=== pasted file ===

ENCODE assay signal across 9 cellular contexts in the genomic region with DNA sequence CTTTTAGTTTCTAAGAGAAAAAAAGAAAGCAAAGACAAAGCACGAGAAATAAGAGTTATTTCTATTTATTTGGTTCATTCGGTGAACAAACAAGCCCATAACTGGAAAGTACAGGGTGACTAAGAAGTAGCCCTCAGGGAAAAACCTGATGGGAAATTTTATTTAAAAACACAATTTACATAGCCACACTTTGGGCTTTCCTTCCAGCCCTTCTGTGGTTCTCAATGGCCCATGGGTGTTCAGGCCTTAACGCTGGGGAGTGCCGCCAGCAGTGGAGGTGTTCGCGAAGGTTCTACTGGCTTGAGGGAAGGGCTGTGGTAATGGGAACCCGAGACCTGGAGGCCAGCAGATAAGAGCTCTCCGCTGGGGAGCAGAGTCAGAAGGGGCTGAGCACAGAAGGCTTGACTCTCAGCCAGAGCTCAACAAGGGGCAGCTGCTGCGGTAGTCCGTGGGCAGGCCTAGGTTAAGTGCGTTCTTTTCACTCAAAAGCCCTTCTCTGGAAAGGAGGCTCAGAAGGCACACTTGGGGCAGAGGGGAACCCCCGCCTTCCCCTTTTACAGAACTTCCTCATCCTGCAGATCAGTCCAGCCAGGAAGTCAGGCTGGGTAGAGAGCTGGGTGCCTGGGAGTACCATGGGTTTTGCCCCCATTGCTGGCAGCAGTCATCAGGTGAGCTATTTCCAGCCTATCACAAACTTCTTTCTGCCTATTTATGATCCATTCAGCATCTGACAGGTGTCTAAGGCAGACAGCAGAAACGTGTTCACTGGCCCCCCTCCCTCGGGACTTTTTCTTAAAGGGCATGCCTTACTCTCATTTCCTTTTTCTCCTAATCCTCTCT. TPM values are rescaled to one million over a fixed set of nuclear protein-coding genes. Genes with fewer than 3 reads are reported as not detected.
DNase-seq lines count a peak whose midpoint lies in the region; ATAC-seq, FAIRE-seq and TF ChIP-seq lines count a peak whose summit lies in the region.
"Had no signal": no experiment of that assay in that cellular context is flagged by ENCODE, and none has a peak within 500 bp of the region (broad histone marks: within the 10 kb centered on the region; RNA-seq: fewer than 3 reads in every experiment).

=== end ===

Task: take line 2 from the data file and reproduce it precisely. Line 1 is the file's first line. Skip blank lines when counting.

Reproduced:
DNase-seq lines count a peak whose midpoint lies in the region; ATAC-seq, FAIRE-seq and TF ChIP-seq lines count a peak whose summit lies in the region.